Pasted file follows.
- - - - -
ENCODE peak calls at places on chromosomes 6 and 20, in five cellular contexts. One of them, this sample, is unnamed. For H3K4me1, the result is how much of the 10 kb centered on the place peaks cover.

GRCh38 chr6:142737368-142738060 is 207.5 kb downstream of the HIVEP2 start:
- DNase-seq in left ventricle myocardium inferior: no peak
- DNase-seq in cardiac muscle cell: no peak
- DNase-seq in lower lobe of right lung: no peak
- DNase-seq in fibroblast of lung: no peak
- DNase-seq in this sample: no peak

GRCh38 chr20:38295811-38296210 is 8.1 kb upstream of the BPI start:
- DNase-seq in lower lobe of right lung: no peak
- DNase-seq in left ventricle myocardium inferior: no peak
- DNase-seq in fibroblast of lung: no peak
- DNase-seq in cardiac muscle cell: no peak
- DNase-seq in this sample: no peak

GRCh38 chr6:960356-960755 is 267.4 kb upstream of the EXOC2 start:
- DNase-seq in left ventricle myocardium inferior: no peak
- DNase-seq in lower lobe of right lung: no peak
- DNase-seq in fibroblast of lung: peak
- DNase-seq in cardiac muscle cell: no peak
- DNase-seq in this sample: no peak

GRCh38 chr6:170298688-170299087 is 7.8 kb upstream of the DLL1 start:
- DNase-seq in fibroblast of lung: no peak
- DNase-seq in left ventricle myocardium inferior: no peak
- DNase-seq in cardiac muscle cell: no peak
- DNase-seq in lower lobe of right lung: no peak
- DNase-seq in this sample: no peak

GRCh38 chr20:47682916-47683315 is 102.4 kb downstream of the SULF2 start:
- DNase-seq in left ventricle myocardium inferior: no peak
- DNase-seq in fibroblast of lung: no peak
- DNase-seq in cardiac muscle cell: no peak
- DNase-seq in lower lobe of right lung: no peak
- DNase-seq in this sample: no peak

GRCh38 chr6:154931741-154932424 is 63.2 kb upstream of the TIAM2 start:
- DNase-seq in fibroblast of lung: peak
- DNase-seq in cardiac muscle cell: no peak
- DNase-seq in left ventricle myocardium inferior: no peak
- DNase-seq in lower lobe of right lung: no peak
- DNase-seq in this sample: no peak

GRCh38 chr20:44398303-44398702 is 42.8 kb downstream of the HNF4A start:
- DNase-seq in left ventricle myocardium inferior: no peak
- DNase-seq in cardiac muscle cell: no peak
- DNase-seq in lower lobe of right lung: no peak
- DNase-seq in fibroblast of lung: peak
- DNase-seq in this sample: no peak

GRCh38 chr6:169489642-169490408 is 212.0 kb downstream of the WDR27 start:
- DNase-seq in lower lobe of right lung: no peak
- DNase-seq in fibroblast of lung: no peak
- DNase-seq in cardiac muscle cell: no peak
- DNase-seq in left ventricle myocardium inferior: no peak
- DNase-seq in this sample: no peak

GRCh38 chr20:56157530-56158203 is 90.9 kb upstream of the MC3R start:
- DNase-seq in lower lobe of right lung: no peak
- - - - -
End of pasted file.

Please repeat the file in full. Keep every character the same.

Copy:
ENCODE peak calls at places on chromosomes 6 and 20, in five cellular contexts. One of them, this sample, is unnamed. For H3K4me1, the result is how much of the 10 kb centered on the place peaks cover.

GRCh38 chr6:142737368-142738060 is 207.5 kb downstream of the HIVEP2 start:
- DNase-seq in left ventricle myocardium inferior: no peak
- DNase-seq in cardiac muscle cell: no peak
- DNase-seq in lower lobe of right lung: no peak
- DNase-seq in fibroblast of lung: no peak
- DNase-seq in this sample: no peak

GRCh38 chr20:38295811-38296210 is 8.1 kb upstream of the BPI start:
- DNase-seq in lower lobe of right lung: no peak
- DNase-seq in left ventricle myocardium inferior: no peak
- DNase-seq in fibroblast of lung: no peak
- DNase-seq in cardiac muscle cell: no peak
- DNase-seq in this sample: no peak

GRCh38 chr6:960356-960755 is 267.4 kb upstream of the EXOC2 start:
- DNase-seq in left ventricle myocardium inferior: no peak
- DNase-seq in lower lobe of right lung: no peak
- DNase-seq in fibroblast of lung: peak
- DNase-seq in cardiac muscle cell: no peak
- DNase-seq in this sample: no peak

GRCh38 chr6:170298688-170299087 is 7.8 kb upstream of the DLL1 start:
- DNase-seq in fibroblast of lung: no peak
- DNase-seq in left ventricle myocardium inferior: no peak
- DNase-seq in cardiac muscle cell: no peak
- DNase-seq in lower lobe of right lung: no peak
- DNase-seq in this sample: no peak

GRCh38 chr20:47682916-47683315 is 102.4 kb downstream of the SULF2 start:
- DNase-seq in left ventricle myocardium inferior: no peak
- DNase-seq in fibroblast of lung: no peak
- DNase-seq in cardiac muscle cell: no peak
- DNase-seq in lower lobe of right lung: no peak
- DNase-seq in this sample: no peak

GRCh38 chr6:154931741-154932424 is 63.2 kb upstream of the TIAM2 start:
- DNase-seq in fibroblast of lung: peak
- DNase-seq in cardiac muscle cell: no peak
- DNase-seq in left ventricle myocardium inferior: no peak
- DNase-seq in lower lobe of right lung: no peak
- DNase-seq in this sample: no peak

GRCh38 chr20:44398303-44398702 is 42.8 kb downstream of the HNF4A start:
- DNase-seq in left ventricle myocardium inferior: no peak
- DNase-seq in cardiac muscle cell: no peak
- DNase-seq in lower lobe of right lung: no peak
- DNase-seq in fibroblast of lung: peak
- DNase-seq in this sample: no peak

GRCh38 chr6:169489642-169490408 is 212.0 kb downstream of the WDR27 start:
- DNase-seq in lower lobe of right lung: no peak
- DNase-seq in fibroblast of lung: no peak
- DNase-seq in cardiac muscle cell: no peak
- DNase-seq in left ventricle myocardium inferior: no peak
- DNase-seq in this sample: no peak

GRCh38 chr20:56157530-56158203 is 90.9 kb upstream of the MC3R start:
- DNase-seq in lower lobe of right lung: no peak